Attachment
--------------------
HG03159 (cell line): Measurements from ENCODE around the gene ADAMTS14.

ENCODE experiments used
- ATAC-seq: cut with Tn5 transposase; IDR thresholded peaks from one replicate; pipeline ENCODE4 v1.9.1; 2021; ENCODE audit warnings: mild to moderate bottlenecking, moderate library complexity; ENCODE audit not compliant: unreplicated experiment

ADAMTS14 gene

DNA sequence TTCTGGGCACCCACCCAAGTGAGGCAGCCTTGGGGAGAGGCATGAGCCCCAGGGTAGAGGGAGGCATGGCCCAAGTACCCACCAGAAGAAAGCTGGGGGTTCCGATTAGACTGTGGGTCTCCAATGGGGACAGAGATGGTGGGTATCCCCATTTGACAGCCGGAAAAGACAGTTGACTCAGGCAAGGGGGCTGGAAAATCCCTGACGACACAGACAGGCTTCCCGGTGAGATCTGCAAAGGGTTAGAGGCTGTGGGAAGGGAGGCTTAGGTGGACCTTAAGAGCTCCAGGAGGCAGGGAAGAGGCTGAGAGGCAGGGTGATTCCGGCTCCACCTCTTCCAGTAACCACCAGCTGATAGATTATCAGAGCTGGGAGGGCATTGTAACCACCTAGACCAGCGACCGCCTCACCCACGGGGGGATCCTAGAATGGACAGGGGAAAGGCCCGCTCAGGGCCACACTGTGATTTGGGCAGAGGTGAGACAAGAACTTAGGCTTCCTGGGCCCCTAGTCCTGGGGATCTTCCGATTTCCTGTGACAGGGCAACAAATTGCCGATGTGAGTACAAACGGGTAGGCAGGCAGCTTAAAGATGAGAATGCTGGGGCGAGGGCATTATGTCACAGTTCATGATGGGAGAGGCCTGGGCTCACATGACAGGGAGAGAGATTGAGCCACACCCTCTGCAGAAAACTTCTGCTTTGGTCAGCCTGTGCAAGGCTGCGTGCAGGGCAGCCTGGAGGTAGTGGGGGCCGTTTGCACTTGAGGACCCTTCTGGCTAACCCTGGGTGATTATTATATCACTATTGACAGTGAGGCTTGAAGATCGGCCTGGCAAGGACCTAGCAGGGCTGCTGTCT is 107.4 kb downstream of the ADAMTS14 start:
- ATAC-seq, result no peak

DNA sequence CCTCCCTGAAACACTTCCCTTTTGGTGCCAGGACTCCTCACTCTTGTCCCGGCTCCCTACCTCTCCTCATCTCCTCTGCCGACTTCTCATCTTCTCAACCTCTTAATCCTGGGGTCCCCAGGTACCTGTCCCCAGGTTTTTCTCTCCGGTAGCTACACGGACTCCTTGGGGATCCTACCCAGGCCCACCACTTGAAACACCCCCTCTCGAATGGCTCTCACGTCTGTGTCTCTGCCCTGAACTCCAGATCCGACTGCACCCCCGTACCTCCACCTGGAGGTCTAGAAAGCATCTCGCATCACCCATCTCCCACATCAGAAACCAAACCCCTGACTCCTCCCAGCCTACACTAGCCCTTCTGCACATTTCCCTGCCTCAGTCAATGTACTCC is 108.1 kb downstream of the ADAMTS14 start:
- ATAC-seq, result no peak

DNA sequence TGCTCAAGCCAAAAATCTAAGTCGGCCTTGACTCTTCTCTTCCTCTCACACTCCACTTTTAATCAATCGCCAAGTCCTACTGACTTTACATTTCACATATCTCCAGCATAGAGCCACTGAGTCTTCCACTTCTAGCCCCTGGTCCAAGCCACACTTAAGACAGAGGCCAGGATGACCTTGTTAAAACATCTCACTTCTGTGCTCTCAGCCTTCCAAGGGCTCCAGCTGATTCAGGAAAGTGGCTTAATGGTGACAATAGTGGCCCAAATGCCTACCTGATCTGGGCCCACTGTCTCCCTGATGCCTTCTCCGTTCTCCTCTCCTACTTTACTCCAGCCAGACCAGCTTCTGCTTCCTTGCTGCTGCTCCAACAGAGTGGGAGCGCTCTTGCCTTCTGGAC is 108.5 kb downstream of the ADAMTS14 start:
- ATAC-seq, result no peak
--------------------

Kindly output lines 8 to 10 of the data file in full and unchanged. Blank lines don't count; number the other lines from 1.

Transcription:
- ATAC-seq, result no peak

DNA sequence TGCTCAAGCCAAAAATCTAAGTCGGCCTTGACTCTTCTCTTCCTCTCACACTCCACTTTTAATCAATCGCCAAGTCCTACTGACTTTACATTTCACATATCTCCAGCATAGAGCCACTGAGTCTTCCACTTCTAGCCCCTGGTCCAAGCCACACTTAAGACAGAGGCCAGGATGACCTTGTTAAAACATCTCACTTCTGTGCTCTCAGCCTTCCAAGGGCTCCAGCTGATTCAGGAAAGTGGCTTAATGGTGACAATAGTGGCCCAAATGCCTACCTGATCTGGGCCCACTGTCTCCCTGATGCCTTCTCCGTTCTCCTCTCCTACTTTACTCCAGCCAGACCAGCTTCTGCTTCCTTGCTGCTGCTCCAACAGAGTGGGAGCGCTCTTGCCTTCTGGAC is 108.5 kb downstream of the ADAMTS14 start:
- ATAC-seq, result no peak